Awake at 3 in the morning, I was rummaging for my computer charger. Despite all evidence advising against it, I continue to use computers and other artificially-lit technology well into the night, most likely disrupting my circadian rhythms and possibly ruining my eyes, but a girl’s gotta have her Netflix when the going gets tough and the tough get insomnia.
Regardless, I was poking around for the outlet, attempting to avoid some type of electric shock situation, when I had an unusual thought, a thought loud enough to grab my attention. I wonder what people from the future will re-create rooms like mine to look like when they are displayed in museums.
Now, I’m all for the Stoic’s recommended meditations on death. While it’s not always a popular opinion, I share their sentiment that spending time each day thinking about your impending end as “you” can be a beautiful practice (one the Buddhists shared), reminding you that we are all faced with the same outcome no matter how it comes about. When done carefully, these meditations can encourage us to be kinder to one another, live each day with gratitude, and maybe drive less like a monster in rush-hour traffic. And, hopefully, someone may find themselves posthumously describing you by saying, “I saw her only yesterday. She was so kind to me.”
And, while this initial thought about how a bedroom like mine will be displayed in the Museum of Millenial Style in the 21st Century, my next thought came from the planning center of my brain. It said, “You should take a picture of your room and put it on Instagram so people from the future can get an accurate representation of your bedroom décor, and then museums of the future can be accurate in their representations.” Apparently, it wasn’t weird enough to be considering seriously the possibility that there will be a museum like this in the future. I want to be involved in the implementation process of the display, and I’m attempting to be useful in communicating that to future generations. Reality is stranger than fiction.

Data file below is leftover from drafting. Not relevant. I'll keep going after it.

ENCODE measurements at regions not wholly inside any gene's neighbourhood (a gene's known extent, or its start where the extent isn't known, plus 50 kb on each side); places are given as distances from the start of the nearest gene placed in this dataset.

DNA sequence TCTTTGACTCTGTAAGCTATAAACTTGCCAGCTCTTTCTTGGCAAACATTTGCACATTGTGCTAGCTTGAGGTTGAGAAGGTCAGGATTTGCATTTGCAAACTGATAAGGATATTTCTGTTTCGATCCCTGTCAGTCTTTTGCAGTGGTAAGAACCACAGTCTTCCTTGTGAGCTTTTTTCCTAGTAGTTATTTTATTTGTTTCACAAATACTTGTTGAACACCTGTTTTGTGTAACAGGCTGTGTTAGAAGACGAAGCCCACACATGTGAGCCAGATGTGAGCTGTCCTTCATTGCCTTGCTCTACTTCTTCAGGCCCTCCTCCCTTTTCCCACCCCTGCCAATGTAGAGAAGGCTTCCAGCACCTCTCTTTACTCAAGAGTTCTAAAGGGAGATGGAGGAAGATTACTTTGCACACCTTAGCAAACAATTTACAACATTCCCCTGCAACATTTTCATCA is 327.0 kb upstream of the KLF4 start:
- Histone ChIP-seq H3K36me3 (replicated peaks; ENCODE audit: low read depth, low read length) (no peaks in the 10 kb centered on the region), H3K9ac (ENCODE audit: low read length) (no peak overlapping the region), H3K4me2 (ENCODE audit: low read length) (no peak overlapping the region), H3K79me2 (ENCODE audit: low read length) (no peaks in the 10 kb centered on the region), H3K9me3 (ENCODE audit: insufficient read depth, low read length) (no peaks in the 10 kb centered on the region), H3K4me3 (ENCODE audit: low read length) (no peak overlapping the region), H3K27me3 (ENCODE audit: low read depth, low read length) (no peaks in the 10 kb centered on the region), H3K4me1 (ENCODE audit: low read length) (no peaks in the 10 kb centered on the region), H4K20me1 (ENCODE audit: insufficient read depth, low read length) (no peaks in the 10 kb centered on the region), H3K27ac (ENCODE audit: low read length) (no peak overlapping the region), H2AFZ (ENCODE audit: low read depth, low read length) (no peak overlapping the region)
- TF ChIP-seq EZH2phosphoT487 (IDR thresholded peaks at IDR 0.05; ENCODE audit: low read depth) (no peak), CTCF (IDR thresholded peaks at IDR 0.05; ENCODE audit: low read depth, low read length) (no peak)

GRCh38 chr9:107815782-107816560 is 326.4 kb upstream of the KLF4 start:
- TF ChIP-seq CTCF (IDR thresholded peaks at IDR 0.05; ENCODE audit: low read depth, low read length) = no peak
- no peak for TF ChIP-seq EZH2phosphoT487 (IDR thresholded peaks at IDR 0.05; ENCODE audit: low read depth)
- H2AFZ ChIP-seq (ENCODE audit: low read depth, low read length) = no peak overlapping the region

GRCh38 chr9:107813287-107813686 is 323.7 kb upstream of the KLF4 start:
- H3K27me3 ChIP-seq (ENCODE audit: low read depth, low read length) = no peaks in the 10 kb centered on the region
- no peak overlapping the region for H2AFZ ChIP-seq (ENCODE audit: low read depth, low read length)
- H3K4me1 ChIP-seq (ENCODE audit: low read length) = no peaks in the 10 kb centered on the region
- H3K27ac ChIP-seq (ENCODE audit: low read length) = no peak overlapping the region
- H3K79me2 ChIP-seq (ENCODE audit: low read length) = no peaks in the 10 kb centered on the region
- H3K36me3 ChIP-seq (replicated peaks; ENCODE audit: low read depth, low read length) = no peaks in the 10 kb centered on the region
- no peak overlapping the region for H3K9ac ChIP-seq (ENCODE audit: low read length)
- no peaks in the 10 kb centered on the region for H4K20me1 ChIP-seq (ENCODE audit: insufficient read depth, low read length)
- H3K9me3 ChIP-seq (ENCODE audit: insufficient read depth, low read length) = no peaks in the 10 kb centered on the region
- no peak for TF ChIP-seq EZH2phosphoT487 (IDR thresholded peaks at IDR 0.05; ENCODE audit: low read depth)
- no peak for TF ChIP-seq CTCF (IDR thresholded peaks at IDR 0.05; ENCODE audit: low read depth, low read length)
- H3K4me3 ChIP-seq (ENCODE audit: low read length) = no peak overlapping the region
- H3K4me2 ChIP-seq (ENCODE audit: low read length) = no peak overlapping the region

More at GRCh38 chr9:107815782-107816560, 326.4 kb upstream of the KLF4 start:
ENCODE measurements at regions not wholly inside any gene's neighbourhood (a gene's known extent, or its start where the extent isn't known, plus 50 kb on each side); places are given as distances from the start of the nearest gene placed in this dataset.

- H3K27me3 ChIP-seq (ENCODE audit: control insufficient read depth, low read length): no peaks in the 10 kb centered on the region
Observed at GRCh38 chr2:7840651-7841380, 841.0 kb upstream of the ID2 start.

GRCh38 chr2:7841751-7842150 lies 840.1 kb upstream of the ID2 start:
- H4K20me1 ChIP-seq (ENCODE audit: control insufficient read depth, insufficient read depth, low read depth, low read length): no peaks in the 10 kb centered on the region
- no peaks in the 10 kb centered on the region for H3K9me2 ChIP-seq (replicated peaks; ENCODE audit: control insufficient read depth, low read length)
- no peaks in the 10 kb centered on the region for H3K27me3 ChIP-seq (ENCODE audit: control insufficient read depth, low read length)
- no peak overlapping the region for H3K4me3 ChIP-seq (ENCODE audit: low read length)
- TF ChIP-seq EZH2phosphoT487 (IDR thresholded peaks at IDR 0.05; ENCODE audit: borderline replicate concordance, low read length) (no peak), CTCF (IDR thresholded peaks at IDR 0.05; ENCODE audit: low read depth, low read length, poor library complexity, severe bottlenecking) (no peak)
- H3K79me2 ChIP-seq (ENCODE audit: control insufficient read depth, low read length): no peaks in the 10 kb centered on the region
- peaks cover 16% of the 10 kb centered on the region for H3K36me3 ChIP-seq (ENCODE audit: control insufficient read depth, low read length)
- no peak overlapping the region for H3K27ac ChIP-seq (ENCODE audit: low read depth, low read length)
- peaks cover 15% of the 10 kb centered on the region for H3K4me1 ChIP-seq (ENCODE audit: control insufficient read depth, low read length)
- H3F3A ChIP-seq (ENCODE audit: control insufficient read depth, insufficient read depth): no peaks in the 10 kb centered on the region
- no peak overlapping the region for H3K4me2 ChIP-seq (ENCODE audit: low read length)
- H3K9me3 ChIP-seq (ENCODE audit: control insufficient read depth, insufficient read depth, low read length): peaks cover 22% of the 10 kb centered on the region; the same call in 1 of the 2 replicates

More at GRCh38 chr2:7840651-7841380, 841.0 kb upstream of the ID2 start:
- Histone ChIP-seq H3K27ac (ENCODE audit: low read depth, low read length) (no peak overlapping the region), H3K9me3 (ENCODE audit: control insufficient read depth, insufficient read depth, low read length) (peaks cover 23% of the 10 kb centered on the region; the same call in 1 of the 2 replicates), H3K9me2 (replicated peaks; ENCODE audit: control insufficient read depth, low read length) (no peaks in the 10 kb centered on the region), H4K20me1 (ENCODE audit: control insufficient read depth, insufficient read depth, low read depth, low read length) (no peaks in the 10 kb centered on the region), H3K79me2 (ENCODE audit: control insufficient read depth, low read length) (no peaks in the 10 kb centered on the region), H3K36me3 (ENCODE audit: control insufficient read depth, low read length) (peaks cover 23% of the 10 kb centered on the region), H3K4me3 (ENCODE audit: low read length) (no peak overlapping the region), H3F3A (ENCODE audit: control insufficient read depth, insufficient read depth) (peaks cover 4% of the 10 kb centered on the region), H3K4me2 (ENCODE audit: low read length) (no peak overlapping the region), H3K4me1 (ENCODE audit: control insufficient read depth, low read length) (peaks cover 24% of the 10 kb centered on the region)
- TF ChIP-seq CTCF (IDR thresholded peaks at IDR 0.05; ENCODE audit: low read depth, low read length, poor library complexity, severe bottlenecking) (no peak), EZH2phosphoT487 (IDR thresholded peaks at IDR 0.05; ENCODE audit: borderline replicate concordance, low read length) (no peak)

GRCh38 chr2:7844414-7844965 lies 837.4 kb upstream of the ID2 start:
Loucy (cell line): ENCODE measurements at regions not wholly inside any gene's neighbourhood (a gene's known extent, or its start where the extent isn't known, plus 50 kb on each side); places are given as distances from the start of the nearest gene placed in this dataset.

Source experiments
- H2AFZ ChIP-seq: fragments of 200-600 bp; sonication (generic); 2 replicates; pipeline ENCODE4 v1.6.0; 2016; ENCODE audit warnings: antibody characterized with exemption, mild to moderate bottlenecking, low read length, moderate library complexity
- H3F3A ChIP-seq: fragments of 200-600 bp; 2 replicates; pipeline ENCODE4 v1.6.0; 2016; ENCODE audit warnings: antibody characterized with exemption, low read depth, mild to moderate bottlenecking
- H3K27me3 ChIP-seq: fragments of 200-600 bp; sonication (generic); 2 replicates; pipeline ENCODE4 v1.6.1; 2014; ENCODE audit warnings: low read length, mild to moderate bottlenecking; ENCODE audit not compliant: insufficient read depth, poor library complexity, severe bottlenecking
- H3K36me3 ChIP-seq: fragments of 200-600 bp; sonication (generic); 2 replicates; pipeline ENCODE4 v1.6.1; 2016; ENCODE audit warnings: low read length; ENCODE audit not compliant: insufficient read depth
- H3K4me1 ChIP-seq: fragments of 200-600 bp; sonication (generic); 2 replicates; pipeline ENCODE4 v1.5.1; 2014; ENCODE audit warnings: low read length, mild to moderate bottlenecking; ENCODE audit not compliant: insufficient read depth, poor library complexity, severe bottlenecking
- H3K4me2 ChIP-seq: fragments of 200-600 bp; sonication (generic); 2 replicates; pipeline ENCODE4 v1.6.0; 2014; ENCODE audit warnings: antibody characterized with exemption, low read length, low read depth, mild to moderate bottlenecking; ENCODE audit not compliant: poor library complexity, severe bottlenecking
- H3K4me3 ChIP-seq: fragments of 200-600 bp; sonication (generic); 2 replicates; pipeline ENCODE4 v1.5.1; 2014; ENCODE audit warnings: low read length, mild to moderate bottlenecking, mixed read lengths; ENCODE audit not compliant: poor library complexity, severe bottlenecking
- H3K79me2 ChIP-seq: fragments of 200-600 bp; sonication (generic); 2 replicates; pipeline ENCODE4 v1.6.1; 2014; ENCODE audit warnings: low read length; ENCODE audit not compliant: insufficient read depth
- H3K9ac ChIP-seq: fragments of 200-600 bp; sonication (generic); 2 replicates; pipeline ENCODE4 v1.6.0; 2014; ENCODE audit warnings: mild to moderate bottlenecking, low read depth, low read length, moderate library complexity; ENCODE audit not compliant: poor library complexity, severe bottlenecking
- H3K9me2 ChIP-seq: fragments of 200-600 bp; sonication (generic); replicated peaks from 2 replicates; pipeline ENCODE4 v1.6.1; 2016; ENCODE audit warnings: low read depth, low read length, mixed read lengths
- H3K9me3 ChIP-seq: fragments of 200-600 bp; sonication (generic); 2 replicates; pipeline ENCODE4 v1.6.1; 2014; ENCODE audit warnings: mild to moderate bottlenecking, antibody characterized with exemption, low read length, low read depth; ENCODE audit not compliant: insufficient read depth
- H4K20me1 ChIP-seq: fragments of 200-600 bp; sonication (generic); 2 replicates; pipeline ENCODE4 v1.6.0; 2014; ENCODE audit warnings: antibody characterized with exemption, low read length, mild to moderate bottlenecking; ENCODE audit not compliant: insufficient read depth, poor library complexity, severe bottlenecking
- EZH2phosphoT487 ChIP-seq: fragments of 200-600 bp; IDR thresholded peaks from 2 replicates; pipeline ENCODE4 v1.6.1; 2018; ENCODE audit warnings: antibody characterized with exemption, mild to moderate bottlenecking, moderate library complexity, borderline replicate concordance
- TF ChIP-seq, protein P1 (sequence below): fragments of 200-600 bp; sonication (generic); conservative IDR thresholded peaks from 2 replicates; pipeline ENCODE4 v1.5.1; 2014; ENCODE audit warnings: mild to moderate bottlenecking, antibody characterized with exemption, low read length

All absurdities and specificity aside, I came to a more general conclusion about the spirit of the thoughts. “If it’s not on Instagram, did it really happen?” is a common phrase among Millenials and other social media users alike- indicating that in some way, subconsciously or otherwise, we may be intentionally record-keeping our lives on platforms like Instagram because we are all aware of our impending death. I know some of you may be thinking, “Shawna, can’t you just like the photos of puppies and leave it at that?” I wish I could.
Social media has created a unique experience for its users and for humankind as a whole, and its effects we will never know in our lifetimes. However, we want to be sure that when people in the future speak of us, they can tell the stories that we want them to tell. I heard a friend once say that the photos, language, and content of our shares comes from the parts of us we wish were seen, not just the parts that are easily discerned in everyday situations. While we may poke fun at people who share artist-like pictures but are not “Artists” technically, platforms like Instagram allow us to share these aspects of ourselves that may have otherwise gone unseen in our lifetimes. And, deep down, perhaps we hope that after our inevitable death, we will leave others a small museum of our own that they can accurately reference when discussing the lives we lived on Earth.
That said, feel free to follow me on Instagram @shawnamarieyoga
© 2019 Strive.ShawnaRodgers.Org
All Rights Reserved.